The Perfect Enemy | City Council hears compromise on giving COVID hazard pay to some former employees |
October 4, 2022

City Council hears compromise on giving COVID hazard pay to some former employees |

City Council hears compromise on giving COVID hazard pay to some former employees |  Clarksville Now

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CLARKSVILLE, TN (CLARKSVILLE NOW) – The debate over whether to extend COVID-19 hazard pay to former city employees has led to a compromise solution.

Employees who worked for the city between March 1, 2020, and March 1, 2022, were eligible for premium pay, as long as they were still current employees in March 2022 when the checks were issued. The city has over 1,500 employees, and hundreds resigned, retired or died during that period before the March 2022 cutoff date.

At a special-called meeting Monday night, Clarksville City Council member Travis Holleman presented a proposal to extend the premium pay of up to $7,500 each to former employees who retired or to the surviving family members of employees who died, but not to employees who resigned.

“From a management perspective, I don’t see this as anybody’s fault,” Holleman told Clarksville Now after the meeting. “I just see that we have this dilemma and this is the best way from a management perspective to correct it.

“If we were to pay everybody that resigned, we simply don’t have the funds,” he said. “Ultimately if someone is working for the city, and they say, ‘Well, somebody jumped ship in the middle of the worst times possible, and they’re going to receive (premium) pay, then what incentive do I have for having loyalty to the city?’”

How we got here

Prior to Holleman presenting his compromise, City Chief Financial Officer Laurie Matta gave the council an overview of all the communications and decisions that led up the premium pay system the city implemented.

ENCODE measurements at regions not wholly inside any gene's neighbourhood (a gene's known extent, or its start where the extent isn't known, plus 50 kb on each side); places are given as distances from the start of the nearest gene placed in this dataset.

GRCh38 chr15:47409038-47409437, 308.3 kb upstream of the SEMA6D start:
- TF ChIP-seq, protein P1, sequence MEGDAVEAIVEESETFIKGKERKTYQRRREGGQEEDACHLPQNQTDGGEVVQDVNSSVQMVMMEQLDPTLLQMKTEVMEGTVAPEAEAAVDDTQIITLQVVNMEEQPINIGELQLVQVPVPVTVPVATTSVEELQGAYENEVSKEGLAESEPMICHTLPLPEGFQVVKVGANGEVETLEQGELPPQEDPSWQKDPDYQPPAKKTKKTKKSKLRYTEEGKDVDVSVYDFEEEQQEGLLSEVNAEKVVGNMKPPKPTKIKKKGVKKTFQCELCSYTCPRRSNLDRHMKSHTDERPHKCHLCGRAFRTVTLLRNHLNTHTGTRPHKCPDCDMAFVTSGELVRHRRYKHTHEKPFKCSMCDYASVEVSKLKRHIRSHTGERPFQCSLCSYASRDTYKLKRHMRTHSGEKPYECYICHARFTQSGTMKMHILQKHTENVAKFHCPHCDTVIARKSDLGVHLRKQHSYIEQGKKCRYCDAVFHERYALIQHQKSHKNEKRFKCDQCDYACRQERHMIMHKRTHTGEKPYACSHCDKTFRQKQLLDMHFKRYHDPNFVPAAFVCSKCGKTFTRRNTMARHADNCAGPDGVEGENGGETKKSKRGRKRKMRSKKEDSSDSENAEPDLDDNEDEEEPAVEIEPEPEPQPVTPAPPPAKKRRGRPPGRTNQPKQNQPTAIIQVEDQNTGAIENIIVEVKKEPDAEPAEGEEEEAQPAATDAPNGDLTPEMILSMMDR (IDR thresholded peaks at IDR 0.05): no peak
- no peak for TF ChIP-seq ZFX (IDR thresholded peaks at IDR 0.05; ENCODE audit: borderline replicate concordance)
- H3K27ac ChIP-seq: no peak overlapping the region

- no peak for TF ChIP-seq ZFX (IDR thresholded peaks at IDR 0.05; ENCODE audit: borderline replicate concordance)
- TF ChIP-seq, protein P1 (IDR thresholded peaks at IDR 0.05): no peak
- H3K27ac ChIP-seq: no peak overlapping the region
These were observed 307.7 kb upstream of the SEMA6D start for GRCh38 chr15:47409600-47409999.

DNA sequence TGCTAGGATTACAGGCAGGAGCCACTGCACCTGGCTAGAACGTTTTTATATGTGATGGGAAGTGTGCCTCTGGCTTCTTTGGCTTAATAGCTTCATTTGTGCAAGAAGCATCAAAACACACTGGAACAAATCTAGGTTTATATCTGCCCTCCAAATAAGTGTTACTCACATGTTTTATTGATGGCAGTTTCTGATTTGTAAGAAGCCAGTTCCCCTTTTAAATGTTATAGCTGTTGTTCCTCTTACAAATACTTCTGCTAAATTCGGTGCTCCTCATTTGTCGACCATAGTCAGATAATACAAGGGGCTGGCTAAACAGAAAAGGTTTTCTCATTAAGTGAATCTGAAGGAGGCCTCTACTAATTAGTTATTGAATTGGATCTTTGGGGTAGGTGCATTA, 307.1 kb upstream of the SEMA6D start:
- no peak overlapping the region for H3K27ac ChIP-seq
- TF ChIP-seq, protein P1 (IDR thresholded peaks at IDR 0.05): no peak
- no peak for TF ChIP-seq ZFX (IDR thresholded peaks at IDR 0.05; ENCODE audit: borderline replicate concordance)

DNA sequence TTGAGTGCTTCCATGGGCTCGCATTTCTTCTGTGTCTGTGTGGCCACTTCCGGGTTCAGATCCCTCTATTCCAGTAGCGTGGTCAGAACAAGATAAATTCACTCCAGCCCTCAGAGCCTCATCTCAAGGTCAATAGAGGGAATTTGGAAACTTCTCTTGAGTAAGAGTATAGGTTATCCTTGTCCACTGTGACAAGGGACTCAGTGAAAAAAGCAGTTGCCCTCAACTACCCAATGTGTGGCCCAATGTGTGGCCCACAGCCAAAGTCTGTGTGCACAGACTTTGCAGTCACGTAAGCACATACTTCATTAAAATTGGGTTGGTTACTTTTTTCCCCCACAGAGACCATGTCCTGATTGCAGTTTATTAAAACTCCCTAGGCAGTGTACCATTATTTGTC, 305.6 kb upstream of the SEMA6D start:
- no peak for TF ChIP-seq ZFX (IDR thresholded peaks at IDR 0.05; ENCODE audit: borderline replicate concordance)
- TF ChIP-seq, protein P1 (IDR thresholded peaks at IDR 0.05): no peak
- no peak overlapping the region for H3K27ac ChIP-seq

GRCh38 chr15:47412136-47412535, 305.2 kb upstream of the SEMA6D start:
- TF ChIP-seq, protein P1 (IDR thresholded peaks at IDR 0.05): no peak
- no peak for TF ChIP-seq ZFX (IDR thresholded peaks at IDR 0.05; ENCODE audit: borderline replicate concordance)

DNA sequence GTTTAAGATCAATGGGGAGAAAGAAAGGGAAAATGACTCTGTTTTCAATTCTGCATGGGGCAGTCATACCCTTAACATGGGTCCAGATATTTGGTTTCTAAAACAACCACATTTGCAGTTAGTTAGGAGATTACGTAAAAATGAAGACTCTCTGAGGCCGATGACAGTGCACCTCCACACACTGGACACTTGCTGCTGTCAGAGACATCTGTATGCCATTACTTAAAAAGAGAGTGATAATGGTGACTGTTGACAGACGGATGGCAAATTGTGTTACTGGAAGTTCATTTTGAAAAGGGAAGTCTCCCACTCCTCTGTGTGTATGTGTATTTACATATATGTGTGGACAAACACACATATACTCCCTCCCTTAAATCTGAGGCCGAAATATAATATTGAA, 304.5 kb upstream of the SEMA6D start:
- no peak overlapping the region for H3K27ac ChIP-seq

She said the intent of the premium pay for current employees was “due to the interpretation of the ARPA funding as a recovery effort, (that) premium pay should be an incentive provided for all the hard work they performed and continued to perform for the city.”

Matta pointed out that the Horne Group, which assisted the city in planning how to use state and federal COVID relief funds, have said they aren’t aware of any other city or county in Tennessee that was giving premium pay to former employees. Montgomery County, in fact, limited their premium pay to employees who were on the books when the pay was distributed.

When discussing why Clarksville is such an outlier in considering the idea, Matta explained that it’s likely rooted in an email accident.

Earlier this year, an email was sent to active city employees that explained their eligibility for premium pay. But that email was inadvertently sent to a distribution list that also included inactive employees, Matta said. It did include a statement at the bottom that the pay was only for inactive employees, but many people didn’t read that part.

“That’s what started, I believe, this mess,” she said.

Possible solution: Pay study

Councilperson Wanda Allen asked what could be done to extend the pay to all former employees who worked during any part of COVID, which could cost almost $5 million.

Matta said the only option she was aware of would be to kill the $2.7 million expected to be needed for employee raises after the city pay study, intended to raise all city employee pay to more competitive levels.

But Matta said that would be unwise.

“It’s critical,” Matta said of the pay study, citing that Clarksville is losing employees to the private sector and even to smaller governments like Ashland City that are paying more. “That’s a little sad if you ask me,” she said.

Compromise solution

Holleman presented rough numbers to show how much it would take to extend premium pay to the three main groups of former employees who worked during the timeframe but left before the cutoff date:

  • To those who resigned: $4.5 million
  • To retirees: $380,743
  • To families of those who died: $52,509

His compromise would not cover those who resigned. It would cover those who retired and the families of those who died, which would total just over $433,252.

He proposed amending the city budget to redirect $250,000 in ARPA funds that had been designated for the Greenspace Qualified Census Tract project; use unallocated funds of $138,281; and use $44,971 from the General Fund.

Holleman said he’ll present the proposed solution at the next City Council meeting, Sept. 29, at 4:30 p.m. in the City Council Chambers, 1 Public Square.